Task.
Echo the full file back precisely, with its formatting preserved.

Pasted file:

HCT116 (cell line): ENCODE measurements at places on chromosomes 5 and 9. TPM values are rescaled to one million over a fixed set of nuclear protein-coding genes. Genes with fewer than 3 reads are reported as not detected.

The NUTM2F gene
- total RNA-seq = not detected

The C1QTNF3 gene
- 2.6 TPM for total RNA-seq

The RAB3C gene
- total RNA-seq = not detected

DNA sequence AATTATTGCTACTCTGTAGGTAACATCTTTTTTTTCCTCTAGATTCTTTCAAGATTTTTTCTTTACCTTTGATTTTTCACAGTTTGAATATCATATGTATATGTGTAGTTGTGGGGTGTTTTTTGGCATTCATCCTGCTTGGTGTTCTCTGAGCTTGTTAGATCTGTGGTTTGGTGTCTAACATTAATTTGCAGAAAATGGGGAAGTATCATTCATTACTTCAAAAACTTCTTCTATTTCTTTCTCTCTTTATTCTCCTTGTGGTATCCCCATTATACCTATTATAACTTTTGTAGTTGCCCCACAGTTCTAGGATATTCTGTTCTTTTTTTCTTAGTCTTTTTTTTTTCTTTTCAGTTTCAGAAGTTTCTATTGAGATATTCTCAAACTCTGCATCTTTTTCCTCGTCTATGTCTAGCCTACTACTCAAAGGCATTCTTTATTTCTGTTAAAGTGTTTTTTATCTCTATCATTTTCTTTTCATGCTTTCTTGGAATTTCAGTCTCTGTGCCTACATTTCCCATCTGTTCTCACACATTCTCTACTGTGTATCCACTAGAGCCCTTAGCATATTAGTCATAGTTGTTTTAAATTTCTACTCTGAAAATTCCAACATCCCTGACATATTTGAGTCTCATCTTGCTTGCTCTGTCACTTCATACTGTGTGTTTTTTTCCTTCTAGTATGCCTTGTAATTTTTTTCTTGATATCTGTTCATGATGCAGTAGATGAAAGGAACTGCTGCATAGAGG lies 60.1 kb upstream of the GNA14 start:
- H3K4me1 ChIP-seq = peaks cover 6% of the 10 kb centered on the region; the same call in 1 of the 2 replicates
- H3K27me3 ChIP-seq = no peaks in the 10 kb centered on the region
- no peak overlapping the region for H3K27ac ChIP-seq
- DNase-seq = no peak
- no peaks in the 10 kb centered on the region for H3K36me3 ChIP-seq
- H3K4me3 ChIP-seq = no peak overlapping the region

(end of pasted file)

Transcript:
HCT116 (cell line): ENCODE measurements at places on chromosomes 5 and 9. TPM values are rescaled to one million over a fixed set of nuclear protein-coding genes. Genes with fewer than 3 reads are reported as not detected.

The NUTM2F gene
- total RNA-seq = not detected

The C1QTNF3 gene
- 2.6 TPM for total RNA-seq

The RAB3C gene
- total RNA-seq = not detected

DNA sequence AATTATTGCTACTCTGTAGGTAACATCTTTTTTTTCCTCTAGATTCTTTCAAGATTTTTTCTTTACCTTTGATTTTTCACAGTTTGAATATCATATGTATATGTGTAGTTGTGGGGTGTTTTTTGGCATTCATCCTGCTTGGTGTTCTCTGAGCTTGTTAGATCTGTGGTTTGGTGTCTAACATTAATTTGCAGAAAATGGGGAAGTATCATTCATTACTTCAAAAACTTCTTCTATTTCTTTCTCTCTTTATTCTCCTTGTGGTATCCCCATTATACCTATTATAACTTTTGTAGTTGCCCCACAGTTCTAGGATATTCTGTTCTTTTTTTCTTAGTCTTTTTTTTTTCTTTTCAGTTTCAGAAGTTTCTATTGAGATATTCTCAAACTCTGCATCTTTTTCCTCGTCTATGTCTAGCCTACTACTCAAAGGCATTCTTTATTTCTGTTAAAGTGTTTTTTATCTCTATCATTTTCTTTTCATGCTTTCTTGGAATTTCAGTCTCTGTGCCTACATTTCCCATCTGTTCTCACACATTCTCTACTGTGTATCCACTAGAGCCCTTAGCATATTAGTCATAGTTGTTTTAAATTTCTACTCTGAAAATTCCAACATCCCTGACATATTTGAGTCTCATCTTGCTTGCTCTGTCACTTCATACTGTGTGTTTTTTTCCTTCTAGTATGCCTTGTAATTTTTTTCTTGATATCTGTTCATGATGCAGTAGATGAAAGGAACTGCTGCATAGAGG lies 60.1 kb upstream of the GNA14 start:
- H3K4me1 ChIP-seq = peaks cover 6% of the 10 kb centered on the region; the same call in 1 of the 2 replicates
- H3K27me3 ChIP-seq = no peaks in the 10 kb centered on the region
- no peak overlapping the region for H3K27ac ChIP-seq
- DNase-seq = no peak
- no peaks in the 10 kb centered on the region for H3K36me3 ChIP-seq
- H3K4me3 ChIP-seq = no peak overlapping the region